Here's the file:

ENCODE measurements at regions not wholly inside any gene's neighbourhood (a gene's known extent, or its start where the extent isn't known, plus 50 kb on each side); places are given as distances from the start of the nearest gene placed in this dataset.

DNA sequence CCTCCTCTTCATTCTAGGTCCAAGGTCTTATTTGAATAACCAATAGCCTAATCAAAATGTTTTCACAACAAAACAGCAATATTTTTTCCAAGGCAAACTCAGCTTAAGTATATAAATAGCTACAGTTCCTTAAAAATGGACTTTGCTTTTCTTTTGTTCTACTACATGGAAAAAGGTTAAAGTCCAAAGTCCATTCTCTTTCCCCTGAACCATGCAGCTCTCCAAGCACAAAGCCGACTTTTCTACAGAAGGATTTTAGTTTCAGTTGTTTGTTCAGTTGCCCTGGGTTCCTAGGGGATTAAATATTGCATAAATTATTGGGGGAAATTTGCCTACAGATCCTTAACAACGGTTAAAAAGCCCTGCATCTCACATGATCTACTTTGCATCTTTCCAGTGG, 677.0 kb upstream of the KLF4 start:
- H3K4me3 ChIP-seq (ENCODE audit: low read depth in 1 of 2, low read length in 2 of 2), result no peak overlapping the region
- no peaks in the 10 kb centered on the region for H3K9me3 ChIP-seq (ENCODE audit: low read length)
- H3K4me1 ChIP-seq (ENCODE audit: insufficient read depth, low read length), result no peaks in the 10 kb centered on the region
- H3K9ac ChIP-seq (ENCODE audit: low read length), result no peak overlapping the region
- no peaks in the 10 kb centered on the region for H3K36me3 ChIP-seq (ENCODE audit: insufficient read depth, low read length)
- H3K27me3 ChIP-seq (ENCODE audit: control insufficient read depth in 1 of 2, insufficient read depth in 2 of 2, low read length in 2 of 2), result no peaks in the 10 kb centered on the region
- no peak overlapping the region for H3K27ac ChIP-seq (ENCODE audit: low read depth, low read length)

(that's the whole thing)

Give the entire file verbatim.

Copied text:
ENCODE measurements at regions not wholly inside any gene's neighbourhood (a gene's known extent, or its start where the extent isn't known, plus 50 kb on each side); places are given as distances from the start of the nearest gene placed in this dataset.

DNA sequence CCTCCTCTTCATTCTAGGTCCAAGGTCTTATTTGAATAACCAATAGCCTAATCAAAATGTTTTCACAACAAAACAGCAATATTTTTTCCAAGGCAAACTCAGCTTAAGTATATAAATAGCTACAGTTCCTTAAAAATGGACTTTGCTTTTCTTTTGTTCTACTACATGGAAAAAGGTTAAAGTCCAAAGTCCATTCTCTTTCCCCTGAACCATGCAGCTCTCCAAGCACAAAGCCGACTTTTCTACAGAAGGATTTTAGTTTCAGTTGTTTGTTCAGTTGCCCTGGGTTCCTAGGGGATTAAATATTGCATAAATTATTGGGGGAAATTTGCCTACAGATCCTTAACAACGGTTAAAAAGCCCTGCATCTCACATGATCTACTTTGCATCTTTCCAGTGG, 677.0 kb upstream of the KLF4 start:
- H3K4me3 ChIP-seq (ENCODE audit: low read depth in 1 of 2, low read length in 2 of 2), result no peak overlapping the region
- no peaks in the 10 kb centered on the region for H3K9me3 ChIP-seq (ENCODE audit: low read length)
- H3K4me1 ChIP-seq (ENCODE audit: insufficient read depth, low read length), result no peaks in the 10 kb centered on the region
- H3K9ac ChIP-seq (ENCODE audit: low read length), result no peak overlapping the region
- no peaks in the 10 kb centered on the region for H3K36me3 ChIP-seq (ENCODE audit: insufficient read depth, low read length)
- H3K27me3 ChIP-seq (ENCODE audit: control insufficient read depth in 1 of 2, insufficient read depth in 2 of 2, low read length in 2 of 2), result no peaks in the 10 kb centered on the region
- no peak overlapping the region for H3K27ac ChIP-seq (ENCODE audit: low read depth, low read length)